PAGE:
Wednesday, February 10, 2010
New research shows Latinos make up the vast majority of new cases of co-infection of tuberculosis and HIV. The situation has changed over the last 20 years.
SAN DIEGO New research shows Latinos make up the vast majority of new cases of co-infection of tuberculosis (TB) and HIV. The situation has changed over the last 20 years.
Researchers say incidences of HIV and TB co-infection used to be confined primarily to white and black San Diegans. Today, Latinos account for more than 80 percent of all cases.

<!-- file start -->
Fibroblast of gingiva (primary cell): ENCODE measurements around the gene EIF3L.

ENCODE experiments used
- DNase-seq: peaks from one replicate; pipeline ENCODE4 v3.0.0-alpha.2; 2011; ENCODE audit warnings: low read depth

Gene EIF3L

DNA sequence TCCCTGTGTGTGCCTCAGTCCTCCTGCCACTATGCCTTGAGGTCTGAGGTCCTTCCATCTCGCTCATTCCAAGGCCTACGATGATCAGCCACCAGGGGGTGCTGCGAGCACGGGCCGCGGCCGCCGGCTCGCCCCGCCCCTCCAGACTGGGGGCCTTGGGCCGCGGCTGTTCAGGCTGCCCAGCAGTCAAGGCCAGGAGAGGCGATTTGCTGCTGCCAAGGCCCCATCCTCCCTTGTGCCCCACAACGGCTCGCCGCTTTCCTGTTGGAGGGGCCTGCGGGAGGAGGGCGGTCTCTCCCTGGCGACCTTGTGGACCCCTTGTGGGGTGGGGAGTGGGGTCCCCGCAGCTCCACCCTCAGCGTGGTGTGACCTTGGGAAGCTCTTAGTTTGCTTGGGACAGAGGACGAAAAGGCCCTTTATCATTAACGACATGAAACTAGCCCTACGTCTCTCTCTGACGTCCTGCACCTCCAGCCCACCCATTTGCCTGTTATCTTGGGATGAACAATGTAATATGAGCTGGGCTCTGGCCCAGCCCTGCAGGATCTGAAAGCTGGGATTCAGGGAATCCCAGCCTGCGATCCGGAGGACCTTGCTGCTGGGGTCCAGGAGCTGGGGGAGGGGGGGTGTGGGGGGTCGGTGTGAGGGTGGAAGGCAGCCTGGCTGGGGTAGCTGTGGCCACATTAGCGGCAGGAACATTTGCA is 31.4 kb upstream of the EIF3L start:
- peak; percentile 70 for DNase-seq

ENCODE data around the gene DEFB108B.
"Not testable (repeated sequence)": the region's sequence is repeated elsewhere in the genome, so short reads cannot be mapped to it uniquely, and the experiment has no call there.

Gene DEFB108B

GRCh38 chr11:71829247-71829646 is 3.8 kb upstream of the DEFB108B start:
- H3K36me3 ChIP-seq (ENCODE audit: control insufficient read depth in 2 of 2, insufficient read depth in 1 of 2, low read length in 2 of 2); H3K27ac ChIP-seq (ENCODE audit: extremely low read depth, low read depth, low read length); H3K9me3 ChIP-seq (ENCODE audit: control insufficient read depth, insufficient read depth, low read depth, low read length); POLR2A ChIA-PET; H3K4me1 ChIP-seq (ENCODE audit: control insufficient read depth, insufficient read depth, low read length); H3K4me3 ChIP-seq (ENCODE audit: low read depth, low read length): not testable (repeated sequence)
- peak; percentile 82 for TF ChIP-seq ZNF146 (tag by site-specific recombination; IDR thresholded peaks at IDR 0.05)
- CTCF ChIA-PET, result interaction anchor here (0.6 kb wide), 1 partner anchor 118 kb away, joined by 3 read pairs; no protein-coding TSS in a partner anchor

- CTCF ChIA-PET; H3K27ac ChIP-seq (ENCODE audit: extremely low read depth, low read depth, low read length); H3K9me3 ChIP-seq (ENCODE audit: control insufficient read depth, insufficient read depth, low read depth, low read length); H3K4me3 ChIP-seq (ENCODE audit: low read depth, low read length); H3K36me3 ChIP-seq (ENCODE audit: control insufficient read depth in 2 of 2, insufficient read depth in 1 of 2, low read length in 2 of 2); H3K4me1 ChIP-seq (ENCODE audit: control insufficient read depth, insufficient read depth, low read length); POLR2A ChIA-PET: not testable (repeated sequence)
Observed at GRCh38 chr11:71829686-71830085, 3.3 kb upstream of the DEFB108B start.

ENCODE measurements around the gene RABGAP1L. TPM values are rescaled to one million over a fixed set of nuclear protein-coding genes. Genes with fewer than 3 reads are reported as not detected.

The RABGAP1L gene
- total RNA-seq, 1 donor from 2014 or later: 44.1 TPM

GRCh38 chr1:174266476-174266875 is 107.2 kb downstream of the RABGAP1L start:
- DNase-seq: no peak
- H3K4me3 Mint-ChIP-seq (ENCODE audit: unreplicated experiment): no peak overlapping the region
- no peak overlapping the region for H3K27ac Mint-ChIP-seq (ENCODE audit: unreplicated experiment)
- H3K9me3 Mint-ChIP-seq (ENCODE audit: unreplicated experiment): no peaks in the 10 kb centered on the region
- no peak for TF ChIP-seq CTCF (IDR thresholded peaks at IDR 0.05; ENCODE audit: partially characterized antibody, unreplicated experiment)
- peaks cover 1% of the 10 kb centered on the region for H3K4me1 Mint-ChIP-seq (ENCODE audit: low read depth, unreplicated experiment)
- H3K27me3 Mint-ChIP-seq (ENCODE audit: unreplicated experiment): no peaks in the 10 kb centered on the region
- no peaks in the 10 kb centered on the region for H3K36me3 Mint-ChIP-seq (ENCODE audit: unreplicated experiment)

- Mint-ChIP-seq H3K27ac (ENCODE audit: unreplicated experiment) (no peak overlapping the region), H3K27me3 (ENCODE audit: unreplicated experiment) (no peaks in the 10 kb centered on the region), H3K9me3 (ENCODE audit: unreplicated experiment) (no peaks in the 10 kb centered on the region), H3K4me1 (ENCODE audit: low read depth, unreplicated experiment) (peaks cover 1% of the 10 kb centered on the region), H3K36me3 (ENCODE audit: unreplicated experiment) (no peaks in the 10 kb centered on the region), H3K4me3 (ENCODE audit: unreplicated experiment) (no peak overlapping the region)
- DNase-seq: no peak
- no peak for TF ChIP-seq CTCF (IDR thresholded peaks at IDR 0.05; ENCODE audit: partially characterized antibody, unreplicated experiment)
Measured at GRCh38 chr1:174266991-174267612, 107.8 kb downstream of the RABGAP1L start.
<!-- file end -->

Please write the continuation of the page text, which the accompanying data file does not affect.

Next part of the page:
UCSD researcher Tim Rodwell says co-infected patients are likely to be male Hispanic injection-drug users.
"This is a hard group to find, and it's a hard group to hang on to once you find them," said Rodwell. "And so that both those things make it more difficult to treat them for tuberculosis, and HIV, which makes it more likely that those are going to be the people carrying that disease."
Dr. Rodwell says the vast majority of local TB cases are in people born outside the U.S. He says it's unclear where they're becoming infected with HIV or TB.